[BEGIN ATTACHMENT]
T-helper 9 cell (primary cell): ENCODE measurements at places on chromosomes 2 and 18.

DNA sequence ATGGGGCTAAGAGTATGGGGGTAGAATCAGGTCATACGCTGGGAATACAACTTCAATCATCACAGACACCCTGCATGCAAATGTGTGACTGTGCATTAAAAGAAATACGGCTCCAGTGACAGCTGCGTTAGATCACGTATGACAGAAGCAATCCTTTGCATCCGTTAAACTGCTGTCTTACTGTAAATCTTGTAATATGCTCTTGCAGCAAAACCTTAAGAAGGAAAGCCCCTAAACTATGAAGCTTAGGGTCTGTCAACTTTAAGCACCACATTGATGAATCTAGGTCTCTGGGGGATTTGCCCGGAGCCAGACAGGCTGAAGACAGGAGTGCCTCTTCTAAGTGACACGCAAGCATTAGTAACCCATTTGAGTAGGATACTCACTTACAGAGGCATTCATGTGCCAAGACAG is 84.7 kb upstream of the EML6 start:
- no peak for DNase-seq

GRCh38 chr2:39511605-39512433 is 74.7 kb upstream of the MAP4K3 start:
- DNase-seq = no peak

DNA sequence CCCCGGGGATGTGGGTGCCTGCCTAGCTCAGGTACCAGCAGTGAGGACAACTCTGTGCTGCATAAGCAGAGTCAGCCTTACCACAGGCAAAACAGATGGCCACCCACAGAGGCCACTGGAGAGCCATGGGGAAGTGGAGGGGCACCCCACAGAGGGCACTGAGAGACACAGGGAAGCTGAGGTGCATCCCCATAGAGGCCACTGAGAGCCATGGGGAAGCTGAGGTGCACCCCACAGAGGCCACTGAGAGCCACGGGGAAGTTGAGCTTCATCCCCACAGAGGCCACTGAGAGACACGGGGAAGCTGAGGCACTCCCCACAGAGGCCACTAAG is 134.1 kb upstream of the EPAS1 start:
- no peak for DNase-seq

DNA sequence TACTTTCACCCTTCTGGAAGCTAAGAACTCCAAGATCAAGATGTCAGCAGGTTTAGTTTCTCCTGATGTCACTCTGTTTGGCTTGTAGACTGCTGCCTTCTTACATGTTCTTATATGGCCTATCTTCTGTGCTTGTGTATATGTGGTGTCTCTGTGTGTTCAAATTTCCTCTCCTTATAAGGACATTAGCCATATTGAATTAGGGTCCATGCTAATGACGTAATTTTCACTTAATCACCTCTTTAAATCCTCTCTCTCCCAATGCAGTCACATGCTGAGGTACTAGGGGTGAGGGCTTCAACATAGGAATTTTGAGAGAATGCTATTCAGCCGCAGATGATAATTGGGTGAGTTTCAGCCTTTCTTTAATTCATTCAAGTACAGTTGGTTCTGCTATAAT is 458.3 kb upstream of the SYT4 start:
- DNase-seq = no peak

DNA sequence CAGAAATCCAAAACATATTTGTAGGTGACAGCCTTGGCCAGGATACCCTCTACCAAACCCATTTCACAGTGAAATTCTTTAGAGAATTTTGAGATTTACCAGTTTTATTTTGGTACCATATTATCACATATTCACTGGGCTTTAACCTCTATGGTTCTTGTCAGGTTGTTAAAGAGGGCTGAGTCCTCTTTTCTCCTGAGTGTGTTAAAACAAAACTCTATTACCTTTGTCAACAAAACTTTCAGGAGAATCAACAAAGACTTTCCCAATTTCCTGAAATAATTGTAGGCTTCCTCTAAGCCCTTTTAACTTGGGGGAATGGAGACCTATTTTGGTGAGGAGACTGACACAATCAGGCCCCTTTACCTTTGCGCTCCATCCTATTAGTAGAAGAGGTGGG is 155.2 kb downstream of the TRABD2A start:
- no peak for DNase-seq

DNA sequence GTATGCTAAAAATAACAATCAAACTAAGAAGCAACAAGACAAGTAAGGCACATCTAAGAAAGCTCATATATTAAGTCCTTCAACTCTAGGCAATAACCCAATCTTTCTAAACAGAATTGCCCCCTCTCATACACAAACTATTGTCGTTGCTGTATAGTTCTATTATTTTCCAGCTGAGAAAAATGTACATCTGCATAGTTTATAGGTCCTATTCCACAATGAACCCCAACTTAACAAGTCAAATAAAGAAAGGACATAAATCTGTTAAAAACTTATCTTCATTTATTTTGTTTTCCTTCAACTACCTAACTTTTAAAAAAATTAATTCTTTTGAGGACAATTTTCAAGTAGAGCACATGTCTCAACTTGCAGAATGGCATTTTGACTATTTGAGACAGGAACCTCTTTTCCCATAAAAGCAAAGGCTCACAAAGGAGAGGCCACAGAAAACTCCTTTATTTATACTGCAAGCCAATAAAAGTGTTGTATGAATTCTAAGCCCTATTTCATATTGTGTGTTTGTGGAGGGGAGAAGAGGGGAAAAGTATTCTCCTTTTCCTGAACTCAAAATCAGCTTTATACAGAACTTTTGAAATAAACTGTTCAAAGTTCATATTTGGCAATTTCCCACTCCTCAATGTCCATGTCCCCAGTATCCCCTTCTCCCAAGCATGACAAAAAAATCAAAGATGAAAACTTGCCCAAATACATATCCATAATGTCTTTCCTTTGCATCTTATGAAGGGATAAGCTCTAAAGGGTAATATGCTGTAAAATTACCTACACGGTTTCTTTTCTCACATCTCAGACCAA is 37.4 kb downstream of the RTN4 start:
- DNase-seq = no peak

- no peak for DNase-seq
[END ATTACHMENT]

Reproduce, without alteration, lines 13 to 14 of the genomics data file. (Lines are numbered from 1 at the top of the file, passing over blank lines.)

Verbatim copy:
- DNase-seq = no peak

- no peak for DNase-seq